Water Journal : Water Journal November 2014
NOVEMBER 2014 WATER 29 Feature Article During 13 years of the CRC WQT, 113 students completed their Masters and PhD. Of those, 93 commenced work in the water sector. The list of former CRC PhD students contains an impressive number of current shining stars of industry and academia. WaterRA is currently supporting 24 PhD students and 15 Honours students (with six PhD students recently completed). Of the six PhD students completed, three are working in the water sector, two are overseas and one is currently applying for positions in Australia. There is no doubt that the WaterRA Education Program can be a stepping-stone, if not a fast track, into industry. A number of honours students have been awarded graduate positions, which then owed through to employment within an industry organisation. In another instance, a recent PhD student networked very well at Ozwater events and kept in touch with her contacts. On completion, our students give a nal presentation of their research results to members. It was here that the student captured the attention of an industry member and struck up a conversation. The student was pro-active and set up coffee meetings and teleconferences for the interstate contacts. The industry member, remembering the student, immediately engaged to bring her interstate for an upcoming position. After negotiation, the student packed her bags and took up her dream job in the water sector. MENTORING AND OTHER BENEFITS WaterRA matches all Masters and PhD students with suitable mentors for the term of their candidature, determined by their research topic. Mentors are generally from a different state than the student and their role is to provide a different perspective, be a sounding board, bounce ideas off and encourage students to think outside the square for opportunities. Mentors and mentees communicate approximately every eight weeks and meet for one face-to-face meeting each year. These meetings are generally strategically managed for maximum bene t, by backing onto an event they would not otherwise have been able to attend, or participate in site tours or a teaching session where the mentee spends a day in another organisation's labs or workspace to learn a new technique. PhD student Kalinda Watson says: "WaterRA's scholarship in terms of the nancial support has been brilliant, but what has really made the difference is having a mentor and a eld of other people to support me." One of the conditions of a WaterRA student package is membership of AWA. We see this as an invaluable network, and yet another community of expertise and support for students to tap into. In particular, students are strongly encouraged to be involved with the Young Water Professionals networks (YWP). Some students have gained experience and growth from becoming YWP committee members in their home state, where they learn skills such as coordinating, chairing and/or hosting events. WaterRA Honours and Masters students attend at least one Ozwater Conference, while the PhD students are required to present at an Ozwater Conference. WaterRA students are also encouraged to present their ndings at national and international conferences, where there is an opportunity to network with leaders in their eld of research and learn more about what is going on elsewhere. These connections will be an advantage as the student progresses into a water career. Current PhD student, Rachael Aganetti from Victoria University, is preparing to attend the 19th European Biosolids and Organic Resources Conference and Exhibition in the UK, where she has been accepted for a platform presentation. Rachael's project is "Mechanisms of spontaneous combustion in biosolids stockpiles -- risk reduction and process optimisation". While in Europe she will spend some months working in the Départment de Mécanique, Aix-Marseille Université in France, with Professor Dominique Morvan and his research team, drawing on their expert knowledge and experience of CFD (computational uid dynamics) package ANSYS Fluent to assist in the ongoing re nement of the model being used in Rachael's project. What a superb opportunity for Rachael, Victoria University, and all the collaborators. HOW CAN WE DO BETTER? Australia's Chief Scientist, Professor Ian Chubb, has been actively promoting the need for strategic investment in science for Australia's future prosperity. He outlines four objectives, three of which are directly relevant to WaterRA: • Education and training: We prepare a skilled and dynamic science-quali ed workforce, and lay the foundations for lifelong science literacy in the community. • Research: Australian science will contribute knowledge to a world that relies on a continuous ow of new ideas and their application. • International engagement: Australian science will position Australia as a respected, important and able partner in a changing world, for both domestic and global bene t. WaterRA has gone from a Commonwealth-funded program to a membership-funded model -- in a climate where research is not, in our opinion, adequately funded or valued. This means thinking laterally and working smarter, including the implementation of smart research management systems. Like most water organisations we are trying to stretch each dollar further with less staff while covering an increasing workload. If we look at this through the glass half-full lens, an advantage has been the upskilling of staff as they have had to take on additional responsibility. This should result in furthering their professional development. We would like to do more -- but need the wider industry to help us achieve it. WJ THE AUTHORS Angela Gackle (email: Angela.Gackle@waterra. com.au) is WaterRA's Manager -- MarComms. Angela has been a Science Communicator in CSIRO, State and Local Government. Carolyn Bellamy (email: Carolyn.Bellamy@ waterra.com.au) is WaterRA's Manager -- Education Program. Carolyn previously co-ordinated the CRC WQT Education and Training Program. Rachael Aganetti is modelling temperatures in biosolids stockpiles.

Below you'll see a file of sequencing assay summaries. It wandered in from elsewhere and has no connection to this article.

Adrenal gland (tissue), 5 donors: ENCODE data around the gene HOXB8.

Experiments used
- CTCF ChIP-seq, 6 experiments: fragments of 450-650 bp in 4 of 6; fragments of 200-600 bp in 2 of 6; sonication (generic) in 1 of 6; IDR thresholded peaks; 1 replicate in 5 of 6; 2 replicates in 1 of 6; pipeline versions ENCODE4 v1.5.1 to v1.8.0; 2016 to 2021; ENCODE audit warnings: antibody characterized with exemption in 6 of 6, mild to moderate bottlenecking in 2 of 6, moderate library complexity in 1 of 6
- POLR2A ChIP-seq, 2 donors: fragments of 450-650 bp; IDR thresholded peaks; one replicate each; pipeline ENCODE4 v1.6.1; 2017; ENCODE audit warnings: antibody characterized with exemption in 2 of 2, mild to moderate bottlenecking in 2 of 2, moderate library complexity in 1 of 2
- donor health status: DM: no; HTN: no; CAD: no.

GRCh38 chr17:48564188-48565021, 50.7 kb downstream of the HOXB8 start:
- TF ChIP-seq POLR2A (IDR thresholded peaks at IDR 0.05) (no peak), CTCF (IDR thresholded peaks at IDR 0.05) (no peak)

Water Journal September 2014
Water Journal December 2014